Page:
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Wakeboarding on Lake Murray

Posted On July 13, 2021

SC Rough Riders brings professional wakeboarding to the Midlands

by Camdyn Bruce » Photos SC Rough Riders

Imagine gliding across Lake Murray, the wind blowing through your hair, moving seamlessly across the water as a boat pulls you along on a wakeboard. The adrenaline courses through your veins as the boat picks up speed, and you feel the exhilaration of successfully executing a trick. For Chris Farr, those feelings are commonplace. “It’s such a unique thing to stand sideways behind the boat,” said Farr. “It’s a blast. There’s nothing like it.” Wakeboarding is essentially a combination of snowboarding and waterskiing. The board resembles a snowboard, but like waterskiing the rider performs tricks while holding a rope and being towed behind a boat.

Farr got his start in water sports early and has been hooked ever since. “My first memory of life is water skiing on my dad’s shoulders,” Farr said. Farr’s love for wakeboarding has only grown since getting into the sport as a teen, and in 2004 he and friends Scott Truitt and Adam Trout created the SC Rough Riders with the goal of teaching others about the sport. Since its inception, the organization has held an annual event called Weekend With The Pros. The event brings professional wakeboarders from across the country to Lake Murray to give lessons to local wakeboarders of all skill levels.

Farr, Truitt, and Trout had been saving money to take lessons from a pro wakeboarder in Florida when they discovered that with a little more money, they could have a pro come to them instead. And SC Rough Riders was born. “We were trying to take our riding to the next level and so we got in touch with some pro riders and worked it out for them to come coach us,” said Farr. “To make a full weekend out of it we were looking for other people to split the cost, and that was really how the first Weekend With The Pros got started.”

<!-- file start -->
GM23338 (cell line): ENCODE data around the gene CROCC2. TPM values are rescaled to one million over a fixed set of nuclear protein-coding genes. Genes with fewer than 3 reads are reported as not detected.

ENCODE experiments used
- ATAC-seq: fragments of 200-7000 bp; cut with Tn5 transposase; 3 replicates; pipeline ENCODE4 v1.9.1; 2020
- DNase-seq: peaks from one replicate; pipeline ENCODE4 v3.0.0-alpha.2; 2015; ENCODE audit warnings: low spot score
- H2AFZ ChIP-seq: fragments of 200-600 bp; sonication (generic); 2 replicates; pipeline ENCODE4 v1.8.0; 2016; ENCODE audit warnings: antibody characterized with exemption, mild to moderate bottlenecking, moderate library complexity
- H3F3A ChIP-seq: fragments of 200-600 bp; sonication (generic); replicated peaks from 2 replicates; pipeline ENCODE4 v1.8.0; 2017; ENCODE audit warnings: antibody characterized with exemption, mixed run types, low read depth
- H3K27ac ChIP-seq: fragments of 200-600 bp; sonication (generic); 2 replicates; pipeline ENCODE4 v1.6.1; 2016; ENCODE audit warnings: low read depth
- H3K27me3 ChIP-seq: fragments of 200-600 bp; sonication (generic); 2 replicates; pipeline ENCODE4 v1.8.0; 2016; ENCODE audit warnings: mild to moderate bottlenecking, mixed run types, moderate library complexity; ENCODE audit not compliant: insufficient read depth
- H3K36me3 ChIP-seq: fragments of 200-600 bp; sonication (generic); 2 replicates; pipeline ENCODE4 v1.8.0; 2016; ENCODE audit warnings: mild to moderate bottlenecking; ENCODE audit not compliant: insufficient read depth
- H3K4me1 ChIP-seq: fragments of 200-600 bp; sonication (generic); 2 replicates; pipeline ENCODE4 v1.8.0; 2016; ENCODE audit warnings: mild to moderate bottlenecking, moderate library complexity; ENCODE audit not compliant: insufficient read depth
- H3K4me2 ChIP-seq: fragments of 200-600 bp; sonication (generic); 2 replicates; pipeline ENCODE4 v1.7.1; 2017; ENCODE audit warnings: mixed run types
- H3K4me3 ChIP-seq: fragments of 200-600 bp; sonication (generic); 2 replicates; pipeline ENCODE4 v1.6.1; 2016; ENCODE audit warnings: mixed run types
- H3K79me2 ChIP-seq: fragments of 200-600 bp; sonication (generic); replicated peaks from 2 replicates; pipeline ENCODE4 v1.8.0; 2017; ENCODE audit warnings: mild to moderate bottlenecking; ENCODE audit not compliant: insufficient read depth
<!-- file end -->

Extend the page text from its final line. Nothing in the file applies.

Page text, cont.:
But you don’t have to bring a pro in from Florida to get started. Phillip Thomas, who’s self-taught, gives lessons for beginners on Lake Murray and highly recommends that beginners get a lesson from an experienced wakeboarder. “Because most of my stuff was self-taught, I had developed bad habits. Once you get to a point where you are doing more flips and things like that, you can’t afford to have those bad habits,” said Thomas. “It makes it nearly impossible to do certain tricks.”

Thomas provides gear for his lessons, however if you’re interested in owning your own, you only need a few things to get started. All that’s required is a wakeboard, a coastguard approved life jacket, and a wakeboard rope. You’ll also need a boat or a good buddy with one to tow you around the water. He said the hardest thing for beginners is learning how to get up. When wakeboarding, you start on your back in the water with the wakeboard at your feet which are strapped to the board’s bindings. From this position, holding the wakeboarding rope as the boat moves forward, you are pulled up, much like on waterskies. But it can be tricky for beginners to keep their balance, or what wakeboarders call, “get up.”

Thomas’s lessons make it a little easier, however, as he uses a headset which allows him to coach the rider in real time. Thomas and the rider both wear a waterproof headset and a mic, and can communicate via radio as Thomas drives the boat. “We can sit there and have a conversation and they can tell me hey you know this feels kind of weird, or hey this is really cool,” said Thomas. If you’re interested in taking wakeboarding lessons from Thomas, you can visit lakemurraywake.com. g

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